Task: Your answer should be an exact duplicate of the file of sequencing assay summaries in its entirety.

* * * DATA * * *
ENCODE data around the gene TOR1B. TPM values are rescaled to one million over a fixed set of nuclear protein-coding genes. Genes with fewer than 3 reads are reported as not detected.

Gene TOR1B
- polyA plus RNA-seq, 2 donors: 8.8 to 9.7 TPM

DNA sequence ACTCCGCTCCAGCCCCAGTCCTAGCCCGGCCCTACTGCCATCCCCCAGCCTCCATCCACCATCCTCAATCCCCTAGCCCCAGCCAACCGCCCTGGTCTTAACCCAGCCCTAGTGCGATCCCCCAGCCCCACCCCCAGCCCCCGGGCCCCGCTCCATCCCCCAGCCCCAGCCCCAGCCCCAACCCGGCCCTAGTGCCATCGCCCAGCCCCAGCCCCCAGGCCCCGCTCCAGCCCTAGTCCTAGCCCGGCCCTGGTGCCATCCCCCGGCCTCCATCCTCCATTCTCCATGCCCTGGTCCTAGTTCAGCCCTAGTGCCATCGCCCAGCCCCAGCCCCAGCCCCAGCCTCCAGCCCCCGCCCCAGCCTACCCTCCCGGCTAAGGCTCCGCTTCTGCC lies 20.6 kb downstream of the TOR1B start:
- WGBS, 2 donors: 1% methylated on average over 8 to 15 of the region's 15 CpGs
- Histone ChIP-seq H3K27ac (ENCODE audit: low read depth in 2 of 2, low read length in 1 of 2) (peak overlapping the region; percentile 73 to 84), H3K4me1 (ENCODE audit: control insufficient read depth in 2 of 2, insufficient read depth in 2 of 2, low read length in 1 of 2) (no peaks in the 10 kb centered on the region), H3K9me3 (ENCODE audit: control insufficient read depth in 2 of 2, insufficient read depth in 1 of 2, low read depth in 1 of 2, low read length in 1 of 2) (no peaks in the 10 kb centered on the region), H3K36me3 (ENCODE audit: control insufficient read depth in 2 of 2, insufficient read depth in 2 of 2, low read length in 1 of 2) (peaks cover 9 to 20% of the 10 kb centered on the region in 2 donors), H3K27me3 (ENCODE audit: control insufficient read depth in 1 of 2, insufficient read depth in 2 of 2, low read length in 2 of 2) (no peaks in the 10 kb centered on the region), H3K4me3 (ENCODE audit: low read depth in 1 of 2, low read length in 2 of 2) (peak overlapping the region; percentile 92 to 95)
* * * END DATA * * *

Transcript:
ENCODE data around the gene TOR1B. TPM values are rescaled to one million over a fixed set of nuclear protein-coding genes. Genes with fewer than 3 reads are reported as not detected.

Gene TOR1B
- polyA plus RNA-seq, 2 donors: 8.8 to 9.7 TPM

DNA sequence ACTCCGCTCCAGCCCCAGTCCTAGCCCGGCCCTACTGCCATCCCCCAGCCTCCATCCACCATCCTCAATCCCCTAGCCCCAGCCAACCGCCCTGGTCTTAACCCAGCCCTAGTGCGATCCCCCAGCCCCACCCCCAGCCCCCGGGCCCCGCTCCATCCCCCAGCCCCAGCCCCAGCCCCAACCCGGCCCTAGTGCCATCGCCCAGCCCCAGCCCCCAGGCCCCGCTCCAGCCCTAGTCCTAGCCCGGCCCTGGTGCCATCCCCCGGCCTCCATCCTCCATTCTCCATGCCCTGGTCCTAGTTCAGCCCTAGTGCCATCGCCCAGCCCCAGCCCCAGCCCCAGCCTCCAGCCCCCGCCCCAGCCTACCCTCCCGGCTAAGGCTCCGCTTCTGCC lies 20.6 kb downstream of the TOR1B start:
- WGBS, 2 donors: 1% methylated on average over 8 to 15 of the region's 15 CpGs
- Histone ChIP-seq H3K27ac (ENCODE audit: low read depth in 2 of 2, low read length in 1 of 2) (peak overlapping the region; percentile 73 to 84), H3K4me1 (ENCODE audit: control insufficient read depth in 2 of 2, insufficient read depth in 2 of 2, low read length in 1 of 2) (no peaks in the 10 kb centered on the region), H3K9me3 (ENCODE audit: control insufficient read depth in 2 of 2, insufficient read depth in 1 of 2, low read depth in 1 of 2, low read length in 1 of 2) (no peaks in the 10 kb centered on the region), H3K36me3 (ENCODE audit: control insufficient read depth in 2 of 2, insufficient read depth in 2 of 2, low read length in 1 of 2) (peaks cover 9 to 20% of the 10 kb centered on the region in 2 donors), H3K27me3 (ENCODE audit: control insufficient read depth in 1 of 2, insufficient read depth in 2 of 2, low read length in 2 of 2) (no peaks in the 10 kb centered on the region), H3K4me3 (ENCODE audit: low read depth in 1 of 2, low read length in 2 of 2) (peak overlapping the region; percentile 92 to 95)